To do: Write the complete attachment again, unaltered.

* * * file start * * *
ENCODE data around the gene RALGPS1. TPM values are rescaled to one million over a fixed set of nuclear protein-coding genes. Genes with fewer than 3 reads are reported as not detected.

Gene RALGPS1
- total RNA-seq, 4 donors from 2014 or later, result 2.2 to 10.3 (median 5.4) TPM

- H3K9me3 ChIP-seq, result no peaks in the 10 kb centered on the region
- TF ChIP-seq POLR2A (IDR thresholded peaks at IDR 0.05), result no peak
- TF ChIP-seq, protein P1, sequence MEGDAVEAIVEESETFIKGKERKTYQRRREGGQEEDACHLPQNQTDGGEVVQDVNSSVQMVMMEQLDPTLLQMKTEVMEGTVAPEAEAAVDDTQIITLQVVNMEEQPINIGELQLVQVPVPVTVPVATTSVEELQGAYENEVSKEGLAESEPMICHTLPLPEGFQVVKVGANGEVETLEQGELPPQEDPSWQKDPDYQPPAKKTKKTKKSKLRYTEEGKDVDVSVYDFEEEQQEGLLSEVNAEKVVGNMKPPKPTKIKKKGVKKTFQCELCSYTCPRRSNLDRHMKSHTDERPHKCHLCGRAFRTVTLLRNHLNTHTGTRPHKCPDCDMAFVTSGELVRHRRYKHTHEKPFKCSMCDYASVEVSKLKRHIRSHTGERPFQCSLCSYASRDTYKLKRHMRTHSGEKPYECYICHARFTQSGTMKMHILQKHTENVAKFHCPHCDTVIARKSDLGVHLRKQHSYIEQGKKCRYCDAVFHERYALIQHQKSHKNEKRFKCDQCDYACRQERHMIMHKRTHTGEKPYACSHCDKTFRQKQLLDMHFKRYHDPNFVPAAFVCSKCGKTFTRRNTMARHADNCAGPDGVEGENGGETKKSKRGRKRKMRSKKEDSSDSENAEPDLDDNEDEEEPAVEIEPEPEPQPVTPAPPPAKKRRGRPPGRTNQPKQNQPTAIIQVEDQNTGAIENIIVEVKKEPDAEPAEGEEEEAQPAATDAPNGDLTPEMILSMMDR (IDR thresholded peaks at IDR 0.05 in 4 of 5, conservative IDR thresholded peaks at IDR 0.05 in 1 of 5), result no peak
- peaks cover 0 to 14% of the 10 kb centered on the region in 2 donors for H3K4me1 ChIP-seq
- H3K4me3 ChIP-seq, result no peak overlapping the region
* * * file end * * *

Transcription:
ENCODE data around the gene RALGPS1. TPM values are rescaled to one million over a fixed set of nuclear protein-coding genes. Genes with fewer than 3 reads are reported as not detected.

Gene RALGPS1
- total RNA-seq, 4 donors from 2014 or later, result 2.2 to 10.3 (median 5.4) TPM

- H3K9me3 ChIP-seq, result no peaks in the 10 kb centered on the region
- TF ChIP-seq POLR2A (IDR thresholded peaks at IDR 0.05), result no peak
- TF ChIP-seq, protein P1, sequence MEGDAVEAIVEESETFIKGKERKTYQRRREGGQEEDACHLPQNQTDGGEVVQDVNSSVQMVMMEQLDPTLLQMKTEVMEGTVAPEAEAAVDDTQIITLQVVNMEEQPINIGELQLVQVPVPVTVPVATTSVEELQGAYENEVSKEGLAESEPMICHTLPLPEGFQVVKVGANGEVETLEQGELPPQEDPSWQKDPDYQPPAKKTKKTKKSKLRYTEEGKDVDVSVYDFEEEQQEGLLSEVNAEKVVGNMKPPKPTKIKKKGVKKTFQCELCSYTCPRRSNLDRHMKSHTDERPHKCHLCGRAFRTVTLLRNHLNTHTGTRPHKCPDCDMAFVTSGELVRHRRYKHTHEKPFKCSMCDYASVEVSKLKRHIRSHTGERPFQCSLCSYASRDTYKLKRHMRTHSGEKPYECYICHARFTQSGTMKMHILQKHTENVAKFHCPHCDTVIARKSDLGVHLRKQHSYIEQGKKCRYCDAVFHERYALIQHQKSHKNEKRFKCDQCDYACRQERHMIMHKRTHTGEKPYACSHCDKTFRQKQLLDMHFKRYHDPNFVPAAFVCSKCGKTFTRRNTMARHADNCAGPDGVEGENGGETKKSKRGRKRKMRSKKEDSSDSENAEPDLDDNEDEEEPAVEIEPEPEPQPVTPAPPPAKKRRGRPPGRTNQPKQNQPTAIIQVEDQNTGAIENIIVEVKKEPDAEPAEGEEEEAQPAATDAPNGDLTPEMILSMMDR (IDR thresholded peaks at IDR 0.05 in 4 of 5, conservative IDR thresholded peaks at IDR 0.05 in 1 of 5), result no peak
- peaks cover 0 to 14% of the 10 kb centered on the region in 2 donors for H3K4me1 ChIP-seq
- H3K4me3 ChIP-seq, result no peak overlapping the region